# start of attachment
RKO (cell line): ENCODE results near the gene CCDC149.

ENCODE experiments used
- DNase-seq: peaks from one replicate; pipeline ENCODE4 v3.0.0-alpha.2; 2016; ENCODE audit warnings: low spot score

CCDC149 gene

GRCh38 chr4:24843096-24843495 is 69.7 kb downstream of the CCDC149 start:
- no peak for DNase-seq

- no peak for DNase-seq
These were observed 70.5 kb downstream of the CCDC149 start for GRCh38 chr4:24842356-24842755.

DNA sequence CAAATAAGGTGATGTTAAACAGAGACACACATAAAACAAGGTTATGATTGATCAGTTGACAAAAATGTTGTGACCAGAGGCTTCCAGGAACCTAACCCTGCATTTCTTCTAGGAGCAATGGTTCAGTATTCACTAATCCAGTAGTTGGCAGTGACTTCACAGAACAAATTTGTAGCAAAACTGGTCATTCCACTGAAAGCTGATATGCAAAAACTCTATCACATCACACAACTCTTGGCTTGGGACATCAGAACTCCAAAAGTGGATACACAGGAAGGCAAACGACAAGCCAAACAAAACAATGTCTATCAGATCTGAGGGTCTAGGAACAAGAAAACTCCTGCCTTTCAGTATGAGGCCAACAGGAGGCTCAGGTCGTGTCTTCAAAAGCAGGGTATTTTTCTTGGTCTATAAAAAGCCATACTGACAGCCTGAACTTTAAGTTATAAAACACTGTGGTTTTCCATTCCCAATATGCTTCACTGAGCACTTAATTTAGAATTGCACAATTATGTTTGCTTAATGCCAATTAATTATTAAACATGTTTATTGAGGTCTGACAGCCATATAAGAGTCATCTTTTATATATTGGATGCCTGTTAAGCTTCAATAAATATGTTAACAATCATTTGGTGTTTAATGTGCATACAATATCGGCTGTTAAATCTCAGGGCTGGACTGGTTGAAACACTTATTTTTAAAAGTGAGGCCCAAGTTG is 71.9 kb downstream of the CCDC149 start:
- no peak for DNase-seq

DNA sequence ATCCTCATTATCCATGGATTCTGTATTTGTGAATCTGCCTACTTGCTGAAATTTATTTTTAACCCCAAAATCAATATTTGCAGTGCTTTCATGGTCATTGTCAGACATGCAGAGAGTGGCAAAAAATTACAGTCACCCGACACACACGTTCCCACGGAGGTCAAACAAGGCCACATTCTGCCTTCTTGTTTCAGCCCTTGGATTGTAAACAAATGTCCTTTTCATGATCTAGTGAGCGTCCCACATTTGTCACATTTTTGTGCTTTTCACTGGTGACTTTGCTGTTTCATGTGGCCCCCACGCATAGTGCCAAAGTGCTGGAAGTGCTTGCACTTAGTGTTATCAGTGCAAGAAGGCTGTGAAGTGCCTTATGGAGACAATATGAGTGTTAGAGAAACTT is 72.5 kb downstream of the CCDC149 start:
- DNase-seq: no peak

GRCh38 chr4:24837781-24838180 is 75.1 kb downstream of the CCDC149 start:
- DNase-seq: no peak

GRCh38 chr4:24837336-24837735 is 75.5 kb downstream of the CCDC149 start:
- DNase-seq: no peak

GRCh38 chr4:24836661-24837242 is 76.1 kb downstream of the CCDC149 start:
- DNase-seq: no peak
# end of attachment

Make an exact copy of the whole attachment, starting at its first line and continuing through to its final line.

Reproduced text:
RKO (cell line): ENCODE results near the gene CCDC149.

ENCODE experiments used
- DNase-seq: peaks from one replicate; pipeline ENCODE4 v3.0.0-alpha.2; 2016; ENCODE audit warnings: low spot score

CCDC149 gene

GRCh38 chr4:24843096-24843495 is 69.7 kb downstream of the CCDC149 start:
- no peak for DNase-seq

- no peak for DNase-seq
These were observed 70.5 kb downstream of the CCDC149 start for GRCh38 chr4:24842356-24842755.

DNA sequence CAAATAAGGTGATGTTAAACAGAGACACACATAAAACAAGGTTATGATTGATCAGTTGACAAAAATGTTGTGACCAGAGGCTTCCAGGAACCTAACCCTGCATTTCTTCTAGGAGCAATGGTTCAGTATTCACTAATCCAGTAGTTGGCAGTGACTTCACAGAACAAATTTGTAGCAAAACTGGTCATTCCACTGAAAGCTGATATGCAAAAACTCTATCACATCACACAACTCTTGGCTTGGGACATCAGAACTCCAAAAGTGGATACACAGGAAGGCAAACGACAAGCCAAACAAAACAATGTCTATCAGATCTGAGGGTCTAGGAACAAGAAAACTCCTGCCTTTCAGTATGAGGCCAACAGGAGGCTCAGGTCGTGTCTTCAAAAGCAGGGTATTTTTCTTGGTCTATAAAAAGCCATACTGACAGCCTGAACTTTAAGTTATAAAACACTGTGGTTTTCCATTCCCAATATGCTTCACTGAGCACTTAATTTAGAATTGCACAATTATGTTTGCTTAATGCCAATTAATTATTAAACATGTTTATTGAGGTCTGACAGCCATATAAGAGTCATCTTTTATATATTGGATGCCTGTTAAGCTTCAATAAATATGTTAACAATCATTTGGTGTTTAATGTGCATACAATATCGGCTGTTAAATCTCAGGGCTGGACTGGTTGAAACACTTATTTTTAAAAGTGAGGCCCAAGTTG is 71.9 kb downstream of the CCDC149 start:
- no peak for DNase-seq

DNA sequence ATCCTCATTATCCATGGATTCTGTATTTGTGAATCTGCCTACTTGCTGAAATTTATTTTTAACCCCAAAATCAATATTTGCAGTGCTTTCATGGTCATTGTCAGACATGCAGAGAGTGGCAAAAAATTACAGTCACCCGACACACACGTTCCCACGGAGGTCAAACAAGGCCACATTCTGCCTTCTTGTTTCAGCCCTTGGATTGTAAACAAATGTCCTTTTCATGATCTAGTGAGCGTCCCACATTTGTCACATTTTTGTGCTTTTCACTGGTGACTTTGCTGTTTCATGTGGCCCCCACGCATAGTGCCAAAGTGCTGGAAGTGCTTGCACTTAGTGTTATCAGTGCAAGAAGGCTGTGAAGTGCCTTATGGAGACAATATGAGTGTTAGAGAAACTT is 72.5 kb downstream of the CCDC149 start:
- DNase-seq: no peak

GRCh38 chr4:24837781-24838180 is 75.1 kb downstream of the CCDC149 start:
- DNase-seq: no peak

GRCh38 chr4:24837336-24837735 is 75.5 kb downstream of the CCDC149 start:
- DNase-seq: no peak

GRCh38 chr4:24836661-24837242 is 76.1 kb downstream of the CCDC149 start:
- DNase-seq: no peak